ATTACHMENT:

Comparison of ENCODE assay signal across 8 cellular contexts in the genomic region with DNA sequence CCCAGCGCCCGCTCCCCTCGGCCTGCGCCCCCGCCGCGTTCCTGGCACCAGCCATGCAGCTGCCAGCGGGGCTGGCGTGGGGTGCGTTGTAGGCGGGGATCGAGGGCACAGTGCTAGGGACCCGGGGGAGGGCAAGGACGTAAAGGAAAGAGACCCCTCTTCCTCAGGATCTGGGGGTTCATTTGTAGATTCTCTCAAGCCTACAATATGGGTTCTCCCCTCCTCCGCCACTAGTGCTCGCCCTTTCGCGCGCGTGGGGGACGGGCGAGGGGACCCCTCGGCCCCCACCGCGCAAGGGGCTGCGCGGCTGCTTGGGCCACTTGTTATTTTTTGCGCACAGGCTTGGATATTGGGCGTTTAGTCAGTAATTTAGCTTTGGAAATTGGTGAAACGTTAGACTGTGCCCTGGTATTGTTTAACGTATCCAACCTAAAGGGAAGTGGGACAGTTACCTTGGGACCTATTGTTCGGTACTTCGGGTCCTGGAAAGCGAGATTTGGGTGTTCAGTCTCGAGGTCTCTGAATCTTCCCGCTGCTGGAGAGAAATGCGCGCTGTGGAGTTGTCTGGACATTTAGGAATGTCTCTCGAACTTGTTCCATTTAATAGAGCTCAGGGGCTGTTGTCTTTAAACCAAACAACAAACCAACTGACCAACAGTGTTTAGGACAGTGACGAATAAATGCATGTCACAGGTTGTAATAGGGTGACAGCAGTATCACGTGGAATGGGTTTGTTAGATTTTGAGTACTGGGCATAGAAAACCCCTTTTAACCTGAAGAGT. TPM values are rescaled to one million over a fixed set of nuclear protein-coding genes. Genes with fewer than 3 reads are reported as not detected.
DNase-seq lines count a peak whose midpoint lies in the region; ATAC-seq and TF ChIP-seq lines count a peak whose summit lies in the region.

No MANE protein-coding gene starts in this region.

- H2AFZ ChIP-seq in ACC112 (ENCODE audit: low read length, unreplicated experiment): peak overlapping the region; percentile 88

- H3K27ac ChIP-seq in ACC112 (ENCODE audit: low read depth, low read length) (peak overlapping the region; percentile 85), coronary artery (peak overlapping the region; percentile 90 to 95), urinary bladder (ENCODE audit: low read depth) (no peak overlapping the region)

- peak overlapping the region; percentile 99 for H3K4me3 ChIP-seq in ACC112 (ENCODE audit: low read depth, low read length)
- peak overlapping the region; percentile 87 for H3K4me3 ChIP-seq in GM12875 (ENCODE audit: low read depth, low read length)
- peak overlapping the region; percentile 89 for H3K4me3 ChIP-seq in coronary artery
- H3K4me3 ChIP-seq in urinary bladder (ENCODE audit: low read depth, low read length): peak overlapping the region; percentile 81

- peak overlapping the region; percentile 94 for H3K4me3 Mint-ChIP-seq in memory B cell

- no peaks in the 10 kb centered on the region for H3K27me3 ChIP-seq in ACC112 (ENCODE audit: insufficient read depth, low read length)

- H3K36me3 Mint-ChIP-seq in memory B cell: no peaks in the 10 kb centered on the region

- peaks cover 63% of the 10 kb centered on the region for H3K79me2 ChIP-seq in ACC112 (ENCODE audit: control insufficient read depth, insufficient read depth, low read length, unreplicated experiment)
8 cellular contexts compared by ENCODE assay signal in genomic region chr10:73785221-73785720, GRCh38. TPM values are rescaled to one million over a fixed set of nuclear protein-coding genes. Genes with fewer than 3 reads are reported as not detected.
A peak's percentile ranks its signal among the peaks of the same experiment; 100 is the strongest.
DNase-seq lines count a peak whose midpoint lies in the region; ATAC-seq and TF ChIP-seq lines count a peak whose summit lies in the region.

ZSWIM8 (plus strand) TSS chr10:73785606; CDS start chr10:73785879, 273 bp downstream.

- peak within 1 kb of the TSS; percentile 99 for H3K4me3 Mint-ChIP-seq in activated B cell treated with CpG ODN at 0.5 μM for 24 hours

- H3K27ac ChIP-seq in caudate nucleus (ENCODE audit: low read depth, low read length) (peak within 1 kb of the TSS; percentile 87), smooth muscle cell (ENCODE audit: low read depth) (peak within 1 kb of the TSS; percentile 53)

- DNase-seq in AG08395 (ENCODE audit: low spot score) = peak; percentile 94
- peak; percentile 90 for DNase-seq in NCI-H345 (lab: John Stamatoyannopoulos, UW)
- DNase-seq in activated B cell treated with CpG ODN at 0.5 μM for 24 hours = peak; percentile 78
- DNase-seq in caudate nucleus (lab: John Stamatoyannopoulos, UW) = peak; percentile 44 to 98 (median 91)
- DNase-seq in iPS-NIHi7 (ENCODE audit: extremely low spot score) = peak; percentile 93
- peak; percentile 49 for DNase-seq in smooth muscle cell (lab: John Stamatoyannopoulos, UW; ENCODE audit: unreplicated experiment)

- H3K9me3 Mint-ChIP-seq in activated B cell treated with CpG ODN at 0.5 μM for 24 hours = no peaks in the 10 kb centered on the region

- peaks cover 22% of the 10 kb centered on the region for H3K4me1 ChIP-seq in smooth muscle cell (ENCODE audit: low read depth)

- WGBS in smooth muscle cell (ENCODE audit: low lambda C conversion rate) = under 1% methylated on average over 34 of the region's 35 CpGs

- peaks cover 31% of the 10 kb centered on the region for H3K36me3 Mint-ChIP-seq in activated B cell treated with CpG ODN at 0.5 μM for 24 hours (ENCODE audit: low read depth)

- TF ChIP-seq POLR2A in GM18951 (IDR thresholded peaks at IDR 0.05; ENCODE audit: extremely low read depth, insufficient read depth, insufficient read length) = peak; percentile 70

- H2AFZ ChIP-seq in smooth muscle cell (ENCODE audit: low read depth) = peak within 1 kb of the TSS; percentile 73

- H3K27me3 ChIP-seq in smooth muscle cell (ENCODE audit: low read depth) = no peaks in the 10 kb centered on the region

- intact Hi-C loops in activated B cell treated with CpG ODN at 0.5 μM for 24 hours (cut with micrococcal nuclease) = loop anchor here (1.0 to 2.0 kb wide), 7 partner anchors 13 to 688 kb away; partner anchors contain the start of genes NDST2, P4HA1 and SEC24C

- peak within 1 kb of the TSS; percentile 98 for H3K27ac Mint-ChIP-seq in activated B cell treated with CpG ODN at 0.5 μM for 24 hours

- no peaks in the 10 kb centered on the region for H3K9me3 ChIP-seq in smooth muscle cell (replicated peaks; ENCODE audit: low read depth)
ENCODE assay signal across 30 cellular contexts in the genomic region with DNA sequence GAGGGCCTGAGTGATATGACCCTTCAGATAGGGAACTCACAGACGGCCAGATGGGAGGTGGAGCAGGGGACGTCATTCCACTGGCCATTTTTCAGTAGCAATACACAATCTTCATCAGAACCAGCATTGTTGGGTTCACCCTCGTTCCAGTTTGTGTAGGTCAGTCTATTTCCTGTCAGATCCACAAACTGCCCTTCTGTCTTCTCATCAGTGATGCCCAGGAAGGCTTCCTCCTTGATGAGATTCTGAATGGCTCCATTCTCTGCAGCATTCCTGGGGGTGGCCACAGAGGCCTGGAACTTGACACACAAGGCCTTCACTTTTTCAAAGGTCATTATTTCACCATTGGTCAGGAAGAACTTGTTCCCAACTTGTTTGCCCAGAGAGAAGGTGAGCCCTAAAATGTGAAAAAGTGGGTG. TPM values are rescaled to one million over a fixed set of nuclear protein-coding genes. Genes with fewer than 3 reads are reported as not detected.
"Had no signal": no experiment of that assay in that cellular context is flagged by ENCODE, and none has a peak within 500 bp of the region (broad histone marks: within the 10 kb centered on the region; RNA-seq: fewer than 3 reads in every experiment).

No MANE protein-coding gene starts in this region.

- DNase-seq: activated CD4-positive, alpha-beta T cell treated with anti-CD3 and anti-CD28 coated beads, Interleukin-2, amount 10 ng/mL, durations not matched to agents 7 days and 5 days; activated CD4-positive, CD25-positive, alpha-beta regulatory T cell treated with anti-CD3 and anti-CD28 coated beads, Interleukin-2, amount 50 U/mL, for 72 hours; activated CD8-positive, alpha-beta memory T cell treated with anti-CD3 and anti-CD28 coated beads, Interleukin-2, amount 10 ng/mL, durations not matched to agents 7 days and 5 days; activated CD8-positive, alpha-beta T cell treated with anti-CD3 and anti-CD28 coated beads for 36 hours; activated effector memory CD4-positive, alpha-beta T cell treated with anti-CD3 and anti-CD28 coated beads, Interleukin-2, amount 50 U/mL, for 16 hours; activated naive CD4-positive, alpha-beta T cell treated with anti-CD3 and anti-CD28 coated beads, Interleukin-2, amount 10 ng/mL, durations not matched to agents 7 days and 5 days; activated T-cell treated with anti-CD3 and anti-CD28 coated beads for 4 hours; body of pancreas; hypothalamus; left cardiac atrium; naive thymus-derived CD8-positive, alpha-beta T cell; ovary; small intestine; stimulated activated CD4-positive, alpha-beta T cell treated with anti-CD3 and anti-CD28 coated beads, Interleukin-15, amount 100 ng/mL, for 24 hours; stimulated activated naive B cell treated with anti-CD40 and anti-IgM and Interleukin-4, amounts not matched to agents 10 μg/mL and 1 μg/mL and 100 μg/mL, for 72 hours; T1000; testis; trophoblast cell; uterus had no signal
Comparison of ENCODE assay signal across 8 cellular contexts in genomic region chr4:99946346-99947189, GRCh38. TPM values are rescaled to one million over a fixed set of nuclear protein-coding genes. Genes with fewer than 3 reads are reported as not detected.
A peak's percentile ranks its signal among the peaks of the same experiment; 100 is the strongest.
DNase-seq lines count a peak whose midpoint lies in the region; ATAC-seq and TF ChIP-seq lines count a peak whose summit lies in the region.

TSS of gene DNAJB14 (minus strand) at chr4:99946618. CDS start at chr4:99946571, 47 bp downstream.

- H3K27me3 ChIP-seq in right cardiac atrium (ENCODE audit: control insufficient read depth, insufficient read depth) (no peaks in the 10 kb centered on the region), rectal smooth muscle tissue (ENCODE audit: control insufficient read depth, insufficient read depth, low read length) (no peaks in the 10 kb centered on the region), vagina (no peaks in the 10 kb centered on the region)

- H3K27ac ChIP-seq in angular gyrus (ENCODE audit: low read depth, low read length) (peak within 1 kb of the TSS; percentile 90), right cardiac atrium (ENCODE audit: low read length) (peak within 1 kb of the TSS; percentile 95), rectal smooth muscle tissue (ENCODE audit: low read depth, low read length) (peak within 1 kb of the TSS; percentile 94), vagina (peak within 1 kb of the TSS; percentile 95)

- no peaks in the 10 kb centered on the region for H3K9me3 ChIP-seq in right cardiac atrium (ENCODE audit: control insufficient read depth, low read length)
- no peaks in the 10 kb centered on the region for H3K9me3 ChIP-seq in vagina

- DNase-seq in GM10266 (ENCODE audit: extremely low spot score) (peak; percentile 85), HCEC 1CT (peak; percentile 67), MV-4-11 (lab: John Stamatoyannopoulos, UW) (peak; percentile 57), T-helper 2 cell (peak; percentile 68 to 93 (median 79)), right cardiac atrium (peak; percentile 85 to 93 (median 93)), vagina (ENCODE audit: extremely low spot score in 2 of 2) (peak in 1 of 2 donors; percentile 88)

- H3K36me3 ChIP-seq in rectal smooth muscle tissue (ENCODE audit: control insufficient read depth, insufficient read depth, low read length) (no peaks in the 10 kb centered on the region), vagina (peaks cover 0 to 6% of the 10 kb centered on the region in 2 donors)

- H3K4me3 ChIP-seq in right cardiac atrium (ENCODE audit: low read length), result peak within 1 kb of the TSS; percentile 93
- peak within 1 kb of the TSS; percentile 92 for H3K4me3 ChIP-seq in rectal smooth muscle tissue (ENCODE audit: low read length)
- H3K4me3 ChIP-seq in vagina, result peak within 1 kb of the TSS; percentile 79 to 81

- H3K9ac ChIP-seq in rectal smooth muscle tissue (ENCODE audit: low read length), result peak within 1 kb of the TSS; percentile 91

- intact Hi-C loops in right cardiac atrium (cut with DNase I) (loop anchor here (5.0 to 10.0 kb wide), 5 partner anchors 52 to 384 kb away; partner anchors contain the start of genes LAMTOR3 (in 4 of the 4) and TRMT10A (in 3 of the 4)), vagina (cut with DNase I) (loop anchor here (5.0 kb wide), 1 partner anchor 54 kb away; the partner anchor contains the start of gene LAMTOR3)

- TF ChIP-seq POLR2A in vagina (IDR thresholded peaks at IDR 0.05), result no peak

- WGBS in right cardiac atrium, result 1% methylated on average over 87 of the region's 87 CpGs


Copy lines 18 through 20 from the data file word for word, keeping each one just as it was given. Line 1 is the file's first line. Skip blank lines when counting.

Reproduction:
- peak within 1 kb of the TSS; percentile 99 for H3K4me3 Mint-ChIP-seq in activated B cell treated with CpG ODN at 0.5 μM for 24 hours

- H3K27ac ChIP-seq in caudate nucleus (ENCODE audit: low read depth, low read length) (peak within 1 kb of the TSS; percentile 87), smooth muscle cell (ENCODE audit: low read depth) (peak within 1 kb of the TSS; percentile 53)

- DNase-seq in AG08395 (ENCODE audit: low spot score) = peak; percentile 94